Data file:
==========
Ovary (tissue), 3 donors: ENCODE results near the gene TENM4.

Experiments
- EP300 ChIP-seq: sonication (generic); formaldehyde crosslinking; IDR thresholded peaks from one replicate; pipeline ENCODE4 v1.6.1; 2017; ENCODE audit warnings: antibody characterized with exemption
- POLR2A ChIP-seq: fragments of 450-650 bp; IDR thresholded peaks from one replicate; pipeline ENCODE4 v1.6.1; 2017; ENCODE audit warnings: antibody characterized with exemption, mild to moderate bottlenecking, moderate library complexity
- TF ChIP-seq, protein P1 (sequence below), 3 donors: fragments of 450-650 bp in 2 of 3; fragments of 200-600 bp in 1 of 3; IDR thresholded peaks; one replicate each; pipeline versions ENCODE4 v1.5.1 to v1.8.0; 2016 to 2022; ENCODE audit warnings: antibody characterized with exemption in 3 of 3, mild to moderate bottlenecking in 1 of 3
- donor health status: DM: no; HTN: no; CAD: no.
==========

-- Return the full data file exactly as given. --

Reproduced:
Ovary (tissue), 3 donors: ENCODE results near the gene TENM4.

Experiments
- EP300 ChIP-seq: sonication (generic); formaldehyde crosslinking; IDR thresholded peaks from one replicate; pipeline ENCODE4 v1.6.1; 2017; ENCODE audit warnings: antibody characterized with exemption
- POLR2A ChIP-seq: fragments of 450-650 bp; IDR thresholded peaks from one replicate; pipeline ENCODE4 v1.6.1; 2017; ENCODE audit warnings: antibody characterized with exemption, mild to moderate bottlenecking, moderate library complexity
- TF ChIP-seq, protein P1 (sequence below), 3 donors: fragments of 450-650 bp in 2 of 3; fragments of 200-600 bp in 1 of 3; IDR thresholded peaks; one replicate each; pipeline versions ENCODE4 v1.5.1 to v1.8.0; 2016 to 2022; ENCODE audit warnings: antibody characterized with exemption in 3 of 3, mild to moderate bottlenecking in 1 of 3
- donor health status: DM: no; HTN: no; CAD: no.